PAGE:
Kenyan media reports suggest that the ongoing go-slow by Kenya’s nursing fraternity has robbed the lives of nearly 20 or more patients.
The nurses’ strike, which began on June 5th, has paralysed public healthcare services countrywide, forcing many patients to seek help from expensive private healthcare clinics.
There is an apparent deadlock between government and the nurses’ union representatives regarding proposals to raise nurses wages by 12.5 percent. These proposals are contained in a collective bargaining agreement (CBA) signed last year in a bid to improve nurses welfare.
However, the government now claims that it is untenable to readjust national and county budget allocations to honour this agreement.In 2016, a similar nationwide strike that stretched for three weeks led to the deaths of over 300 patients.
The nurses have petitioned the government severally in the past arguing that inhumane working conditions hamper service delivery.
Among the key components of Kenya’s ‘Vision 2030′ is enhancing health care provision, but progress has been slow in increasing the budgetary allocation from about 5 percent to 15 percent as stated by the Abuja Declaration (2001).
With a million people living below the poverty line, Kenyans can ill-afford to endure another nurses’ strike that will force them to tighten household budgets.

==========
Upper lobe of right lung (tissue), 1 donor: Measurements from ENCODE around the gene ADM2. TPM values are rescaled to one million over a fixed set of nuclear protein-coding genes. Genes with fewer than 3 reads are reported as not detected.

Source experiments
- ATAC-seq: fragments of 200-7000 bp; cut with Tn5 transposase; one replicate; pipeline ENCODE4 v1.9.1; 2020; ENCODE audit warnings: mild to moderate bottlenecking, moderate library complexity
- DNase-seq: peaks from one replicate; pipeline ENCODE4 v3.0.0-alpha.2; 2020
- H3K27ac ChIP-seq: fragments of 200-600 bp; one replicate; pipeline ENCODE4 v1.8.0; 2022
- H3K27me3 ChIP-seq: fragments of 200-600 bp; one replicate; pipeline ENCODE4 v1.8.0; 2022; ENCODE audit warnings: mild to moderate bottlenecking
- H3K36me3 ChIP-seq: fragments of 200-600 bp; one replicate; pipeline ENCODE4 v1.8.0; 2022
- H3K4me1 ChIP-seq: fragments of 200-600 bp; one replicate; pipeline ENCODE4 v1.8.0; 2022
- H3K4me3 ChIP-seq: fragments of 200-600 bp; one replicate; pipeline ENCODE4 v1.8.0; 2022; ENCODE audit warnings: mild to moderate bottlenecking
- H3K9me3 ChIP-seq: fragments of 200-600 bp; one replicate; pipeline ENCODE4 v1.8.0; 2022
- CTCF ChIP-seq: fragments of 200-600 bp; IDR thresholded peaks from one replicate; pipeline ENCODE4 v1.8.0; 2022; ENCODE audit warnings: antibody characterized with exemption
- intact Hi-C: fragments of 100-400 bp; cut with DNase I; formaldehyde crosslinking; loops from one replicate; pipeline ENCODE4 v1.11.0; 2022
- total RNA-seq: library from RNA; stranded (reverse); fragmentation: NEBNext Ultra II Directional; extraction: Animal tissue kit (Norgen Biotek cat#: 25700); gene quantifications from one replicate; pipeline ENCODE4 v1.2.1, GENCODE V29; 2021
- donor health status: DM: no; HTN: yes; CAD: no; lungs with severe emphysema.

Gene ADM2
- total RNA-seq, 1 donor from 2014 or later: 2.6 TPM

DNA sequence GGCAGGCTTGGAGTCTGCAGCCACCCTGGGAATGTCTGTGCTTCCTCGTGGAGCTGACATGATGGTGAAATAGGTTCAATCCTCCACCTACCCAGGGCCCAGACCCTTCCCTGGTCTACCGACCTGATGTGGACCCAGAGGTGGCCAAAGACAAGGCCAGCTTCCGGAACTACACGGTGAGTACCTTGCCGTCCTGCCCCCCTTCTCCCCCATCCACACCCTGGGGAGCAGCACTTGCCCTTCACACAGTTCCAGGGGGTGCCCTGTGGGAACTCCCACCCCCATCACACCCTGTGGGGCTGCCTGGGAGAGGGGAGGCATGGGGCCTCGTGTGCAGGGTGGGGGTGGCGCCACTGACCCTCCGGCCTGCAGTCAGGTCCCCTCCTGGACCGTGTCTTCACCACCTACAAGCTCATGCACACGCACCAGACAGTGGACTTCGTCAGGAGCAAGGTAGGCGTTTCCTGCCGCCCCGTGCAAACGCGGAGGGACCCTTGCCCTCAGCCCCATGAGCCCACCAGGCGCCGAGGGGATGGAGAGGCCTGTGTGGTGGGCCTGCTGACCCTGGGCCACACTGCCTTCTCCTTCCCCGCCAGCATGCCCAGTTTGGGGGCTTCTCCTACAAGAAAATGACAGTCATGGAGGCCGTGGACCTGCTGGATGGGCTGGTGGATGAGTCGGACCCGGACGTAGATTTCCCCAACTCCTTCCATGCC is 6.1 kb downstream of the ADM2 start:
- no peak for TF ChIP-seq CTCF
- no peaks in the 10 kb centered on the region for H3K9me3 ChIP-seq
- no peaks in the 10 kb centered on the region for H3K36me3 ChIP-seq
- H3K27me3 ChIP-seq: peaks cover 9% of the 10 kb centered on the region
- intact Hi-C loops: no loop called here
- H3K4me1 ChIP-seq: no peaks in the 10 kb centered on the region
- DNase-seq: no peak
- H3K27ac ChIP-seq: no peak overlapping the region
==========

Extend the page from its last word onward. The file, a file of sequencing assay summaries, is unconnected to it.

Furthermore, given the effect that quality healthcare has in boosting economic growth, the current impasse in the sector threatens to reduce the gains made in achieving Universal Health Coverage (UHC).
A significant percentage of Kenya’s health care funding comes from donors. However, several corruption scandals in the 2014-2016 period have dimmed donor confidence considerably. Thus, the government has to become inventive in fundraising the healthcare budgetary shortfalls if UHC is to be realised.
UHC forms part of the Sustainable Development Goals, which means that the government’s actions in the next few days will be closely watched.
Despite negotiations between nurses’ union officials and the government reaching a stalemate, there is still hope. The upcoming general election is 49 days away, and within that time, there is a narrow opportunity for damage control.